The biggest news on the West Coast this week came from Stanford University. The school has lured decorated neuroscientist Marc Tessier-Lavigne away from New York’s Rockefeller University to be the 11th president on The Farm, as Stanford is often known. It’s a return to the West Coast for Tessier-Lavigne, who had risen to chief scientific officer at Genentech after many years at the University of California, San Francisco and Stanford. Xconomy has an East Coast perspective on the move, and what it means for the biotech scene in New York City, where Tessier-Lavigne worked to boost the local biomedical and entrepreneurial profile.
Meanwhile, in a story posted yesterday, Xconomy examined Grail, the recent spinout from Illumina that aims to launch a blood test in three years to find previously undetected cancers, even microscopic tumors, in seemingly healthy people. Grail wants to pull off the incredibly ambitious feat—identifying minute amounts of tumor DNA floating in a patient’s blood—while proving that screening healthy people will do more good than harm.
Also in the roundup this week, KaloBios Pharmaceuticals protested in the Bay Area while its former CEO Martin Shkreli pleaded the fifth before Congress. A new Bay Area company, Unity Biotechnology, outlined its plan to treat “diseases of aging” by killing dormant cells. And San Diego’s ViaCyte consolidated its embryonic stem cell program for Type 1 diabetes by merging with a rival. All this and more, so let’s get to it.
—Unity Biotechnology has been working under the radar on the puzzle of cells that go dormant—a state called senescence—and appear to be driving so-called “diseases of aging.” To coincide this week with the publication of research from the Mayo Clinic, which Unity has licensed, the Novato, CA-based firm launched with an undisclosed amount of funding from Arch Venture Partners, Venrock, and others. It plans to develop small molecule drugs that kill senescent cells. The startup has programs aim to treat osteoarthritis, glaucoma, and other conditions, but the first tests in humans could be years away.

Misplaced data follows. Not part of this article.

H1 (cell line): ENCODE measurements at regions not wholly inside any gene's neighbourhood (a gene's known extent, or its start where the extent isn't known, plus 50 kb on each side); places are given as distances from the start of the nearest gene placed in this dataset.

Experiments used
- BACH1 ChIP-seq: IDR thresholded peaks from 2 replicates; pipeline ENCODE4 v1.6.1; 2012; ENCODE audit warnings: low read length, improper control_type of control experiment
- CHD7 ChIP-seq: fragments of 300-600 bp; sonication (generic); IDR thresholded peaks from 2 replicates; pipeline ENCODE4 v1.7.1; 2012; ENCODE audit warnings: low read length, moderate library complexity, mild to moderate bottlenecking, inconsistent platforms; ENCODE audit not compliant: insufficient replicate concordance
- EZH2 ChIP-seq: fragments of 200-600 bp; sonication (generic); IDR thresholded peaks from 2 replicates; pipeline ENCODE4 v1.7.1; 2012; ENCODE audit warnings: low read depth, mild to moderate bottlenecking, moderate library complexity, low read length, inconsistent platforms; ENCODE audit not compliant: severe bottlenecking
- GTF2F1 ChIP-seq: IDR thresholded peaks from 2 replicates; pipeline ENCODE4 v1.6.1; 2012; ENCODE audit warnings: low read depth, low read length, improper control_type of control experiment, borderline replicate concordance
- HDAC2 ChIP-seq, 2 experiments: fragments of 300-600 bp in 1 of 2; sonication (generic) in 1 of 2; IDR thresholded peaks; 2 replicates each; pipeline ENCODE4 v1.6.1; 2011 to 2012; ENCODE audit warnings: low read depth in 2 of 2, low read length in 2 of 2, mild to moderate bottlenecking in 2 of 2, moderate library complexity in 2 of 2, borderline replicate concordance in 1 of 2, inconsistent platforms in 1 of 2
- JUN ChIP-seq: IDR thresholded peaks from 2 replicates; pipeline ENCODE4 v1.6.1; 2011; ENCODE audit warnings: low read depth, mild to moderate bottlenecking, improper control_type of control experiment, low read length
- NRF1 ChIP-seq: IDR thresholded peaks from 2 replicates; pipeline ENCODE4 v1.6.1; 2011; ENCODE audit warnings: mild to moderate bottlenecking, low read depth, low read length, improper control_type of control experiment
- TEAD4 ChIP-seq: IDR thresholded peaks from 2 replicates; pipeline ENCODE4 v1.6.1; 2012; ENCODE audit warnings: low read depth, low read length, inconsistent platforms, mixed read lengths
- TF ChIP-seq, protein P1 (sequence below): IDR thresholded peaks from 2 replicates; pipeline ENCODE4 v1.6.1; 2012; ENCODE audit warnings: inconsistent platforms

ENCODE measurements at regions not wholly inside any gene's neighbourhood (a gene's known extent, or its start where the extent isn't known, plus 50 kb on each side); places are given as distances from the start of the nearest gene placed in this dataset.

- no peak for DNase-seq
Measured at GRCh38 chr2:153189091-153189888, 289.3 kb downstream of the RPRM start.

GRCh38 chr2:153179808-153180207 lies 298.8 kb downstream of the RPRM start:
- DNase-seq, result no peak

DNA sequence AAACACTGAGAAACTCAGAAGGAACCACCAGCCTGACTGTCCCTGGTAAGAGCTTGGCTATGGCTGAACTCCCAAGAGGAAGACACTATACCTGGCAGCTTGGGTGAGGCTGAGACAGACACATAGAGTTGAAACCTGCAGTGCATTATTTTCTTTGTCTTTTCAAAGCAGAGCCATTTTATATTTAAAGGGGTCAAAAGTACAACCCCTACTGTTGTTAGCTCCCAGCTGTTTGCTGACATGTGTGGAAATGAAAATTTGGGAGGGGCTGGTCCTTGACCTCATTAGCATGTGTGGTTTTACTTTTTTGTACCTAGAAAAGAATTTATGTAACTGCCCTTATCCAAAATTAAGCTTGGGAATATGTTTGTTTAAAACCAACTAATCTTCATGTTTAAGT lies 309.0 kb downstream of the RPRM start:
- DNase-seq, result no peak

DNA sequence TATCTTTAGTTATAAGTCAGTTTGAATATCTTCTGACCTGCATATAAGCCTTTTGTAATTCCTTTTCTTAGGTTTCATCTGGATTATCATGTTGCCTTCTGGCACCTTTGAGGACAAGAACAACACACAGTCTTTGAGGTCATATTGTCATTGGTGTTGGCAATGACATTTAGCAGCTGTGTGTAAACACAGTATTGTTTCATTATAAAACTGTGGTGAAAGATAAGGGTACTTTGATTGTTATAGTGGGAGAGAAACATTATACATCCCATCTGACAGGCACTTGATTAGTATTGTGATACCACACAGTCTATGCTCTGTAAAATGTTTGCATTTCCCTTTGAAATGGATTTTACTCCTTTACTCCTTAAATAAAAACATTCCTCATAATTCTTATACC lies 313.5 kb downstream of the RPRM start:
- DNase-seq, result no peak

—San Diego-based ViaCyte is merging with Johnson & Johnson’s Janssen BetaLogics, a deal that consolidates the bets J&J has made on the two rivals leading the field of stem cell-derived therapy for type 1 diabetes. ViaCyte also disclosed early results from a phase 1 study, which is believed to be the first human data from a stem cell-based treatment for diabetes.
—Synthetic DNA maker Twist Bioscience of San Francisco is being sued by Agilent Technologies for alleged intellectual property theft. The complaint alleges Twist CEO Emily LeProust, a former Agilent employee, stole technology and poached employees for Twist, as first reported by the Wall Street Journal. Twist responded with a statement that labeled Agilent’s charges “an obvious attempt to stifle competition.”
—The San Francisco biotech accelerator Indie Bio held a demo day Thursday for its latest class. Fourteen companies presented short pitches, working on lab-grown food substitutes, acne treatments, technology that aims to sequence DNA, RNA, and proteins at once, and more.
—Avalanche Biotechnologies (NASDAQ: [[AAVL]]) of Menlo Park, CA, said it would buy another gene therapy company, Annapurna Therapeutics, in an all-stock deal. Avalanche is using 17.6 million shares to buy all of Annapurna—formerly known as AAVLife. Annapurna CEO Amber Salzman told Xconomy the merged … Next Page »